Page last updated at 17:10 GMT, Tuesday, 5 May 2009 18:10 UK

Rainforest film brings out stars

By Mark Kinver
Science and environment reporter, BBC News

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Harrison Ford and other stars feature in the rainforest film

An array of celebrities have appeared alongside Prince Charles and an animated frog in a film to highlight the dangers of deforestation.

The stars, including actor Harrison Ford and football legend Pele, appear in the video to pledge their support to the Prince's Rainforest Project (PRP).

Viewers of the online 90-second film are being encouraged to sign-up to the project's "rainforest SOS" campaign.

The prince said he hoped it would build an online community calling for action.

Other famous faces appearing in the film include James Bond actor Daniel Craig, comedian Robin Williams, as well as the Prince of Wales's sons, Princes William and Harry.

Double act

"What happens in the rainforest has an immediate and powerful effect on our lives," explained actor and long-time environmental campaigner Harrison Ford.

Prince Charles with animated frog (Images: Prince's Rainforest Project)
The "frog and prince" theme was welcomed by Prince Charles

"The air we breathe, the clean air that's required, the services that ecosystems provide are beyond value," he added.

"I believe it is our moral responsibility to protect the environment, to save what we can of the planet's resources for future generations and our children."

The Hollywood star is featured in the film pledging his support, while a computer-generated frog sits on his shoulder.

Briony Mathieson, head of communications for the Prince's Rainforest Project, explained the idea behind why a frog featured in the film.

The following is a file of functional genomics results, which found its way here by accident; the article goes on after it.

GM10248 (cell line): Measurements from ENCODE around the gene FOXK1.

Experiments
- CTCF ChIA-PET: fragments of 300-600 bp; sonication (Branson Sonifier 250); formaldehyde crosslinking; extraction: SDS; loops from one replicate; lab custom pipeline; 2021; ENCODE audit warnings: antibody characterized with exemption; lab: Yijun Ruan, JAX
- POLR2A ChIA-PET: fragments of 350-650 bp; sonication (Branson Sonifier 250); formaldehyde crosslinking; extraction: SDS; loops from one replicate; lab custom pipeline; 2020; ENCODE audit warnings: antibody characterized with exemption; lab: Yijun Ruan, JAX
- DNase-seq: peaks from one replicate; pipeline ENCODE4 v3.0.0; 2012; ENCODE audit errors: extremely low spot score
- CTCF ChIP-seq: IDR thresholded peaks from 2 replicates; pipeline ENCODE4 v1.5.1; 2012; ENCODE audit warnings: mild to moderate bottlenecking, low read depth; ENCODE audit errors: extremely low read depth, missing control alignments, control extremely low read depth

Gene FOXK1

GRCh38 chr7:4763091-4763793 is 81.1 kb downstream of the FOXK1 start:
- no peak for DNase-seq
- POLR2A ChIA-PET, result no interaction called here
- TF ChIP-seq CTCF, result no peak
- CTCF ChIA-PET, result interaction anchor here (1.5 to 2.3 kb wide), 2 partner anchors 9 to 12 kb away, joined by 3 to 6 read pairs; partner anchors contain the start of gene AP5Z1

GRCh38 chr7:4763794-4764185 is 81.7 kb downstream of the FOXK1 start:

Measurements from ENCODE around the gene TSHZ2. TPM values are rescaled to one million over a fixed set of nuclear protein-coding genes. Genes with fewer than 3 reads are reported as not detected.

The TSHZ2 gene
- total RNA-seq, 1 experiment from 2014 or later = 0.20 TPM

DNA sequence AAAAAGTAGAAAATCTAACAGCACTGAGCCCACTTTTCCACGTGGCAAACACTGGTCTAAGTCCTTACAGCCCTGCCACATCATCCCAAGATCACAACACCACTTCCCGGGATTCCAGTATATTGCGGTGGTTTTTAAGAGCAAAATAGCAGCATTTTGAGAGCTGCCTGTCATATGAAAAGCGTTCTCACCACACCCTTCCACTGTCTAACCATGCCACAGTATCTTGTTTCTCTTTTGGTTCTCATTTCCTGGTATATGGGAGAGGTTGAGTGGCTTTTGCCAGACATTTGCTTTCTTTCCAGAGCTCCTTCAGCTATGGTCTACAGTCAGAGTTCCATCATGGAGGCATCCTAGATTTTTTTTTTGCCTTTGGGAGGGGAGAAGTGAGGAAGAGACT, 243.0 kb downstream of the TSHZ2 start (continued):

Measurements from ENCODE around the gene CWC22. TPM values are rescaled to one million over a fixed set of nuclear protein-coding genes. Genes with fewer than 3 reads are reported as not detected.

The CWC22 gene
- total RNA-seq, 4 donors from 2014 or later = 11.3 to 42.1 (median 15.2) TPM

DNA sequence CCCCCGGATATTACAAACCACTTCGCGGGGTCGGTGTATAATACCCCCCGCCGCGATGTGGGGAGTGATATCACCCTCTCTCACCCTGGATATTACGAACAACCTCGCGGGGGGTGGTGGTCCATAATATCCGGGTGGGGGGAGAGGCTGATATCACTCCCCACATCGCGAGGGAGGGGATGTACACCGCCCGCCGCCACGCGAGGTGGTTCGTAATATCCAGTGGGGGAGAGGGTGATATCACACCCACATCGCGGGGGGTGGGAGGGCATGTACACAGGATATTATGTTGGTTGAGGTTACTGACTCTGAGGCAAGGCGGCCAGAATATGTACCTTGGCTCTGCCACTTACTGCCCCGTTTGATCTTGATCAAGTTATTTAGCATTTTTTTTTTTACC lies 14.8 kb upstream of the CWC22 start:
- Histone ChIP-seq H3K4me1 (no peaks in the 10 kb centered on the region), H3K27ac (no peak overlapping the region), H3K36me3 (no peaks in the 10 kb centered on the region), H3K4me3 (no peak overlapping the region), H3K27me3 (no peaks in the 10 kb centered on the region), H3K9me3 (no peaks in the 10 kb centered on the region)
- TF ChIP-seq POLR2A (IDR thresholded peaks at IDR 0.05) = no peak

"There were a number of reasons why we really liked the 'frog and prince' concept," she said.

"Firstly, it is a fantastic symbol for the rainforest, and it is also an indicator species for climate change."

Ms Mathieson said that the Rainforest SOS website would also have online editing software, allowing people to make their own "mash-up" version of the film in which they could appear alongside the frog and celebrities, and then upload it on to the web.

Rainforest (Image: BBC)
We need to find ways to make forests worth more alive than dead
Tony Juniper, Prince's Rainforest Project's special adviser

Prince Charles said he felt it was important to attempt to reach out to an online audience.

"One of the internet's strengths is that it can enable diverse communities to come together to ensure that everybody's views and actions can really be made to count," he said.

"It provides the potential to create global determination for change on a vitally important issue."

Tony Juniper, the PRP's special adviser, said the initiative offered a novel way to raise fresh awareness of a long-standing problem.

"Tropical deforestation has been on the agenda of governments, international agencies and NGOs for more than three decades," he said.

The forests were the jewels in the crown of biodiversity, he told reporters at a briefing in central London.

The ecosystems were home to a sizeable percentage of the world's species, he added, and performed vital "ecological services", such as providing clean drinking water.

But more recently, scientists had also highlighted the importance of rainforests in the battle against climate change, Mr Juniper observed.

"If we are to limit the level of warming to a level that we can cope with, we need to stop deforestation."

Failure to do so would result in a "double whammy", he warned.

Deforestation not only accounted for about 20% of emissions from human activities, he said, but also reduced the tropical ecosystems' ability to absorb carbon dioxide from the atmosphere.

He said: "Deforestation is essentially an economic problem and we need to find an economic solution.

"We need to find ways to make forests worth more alive than dead."



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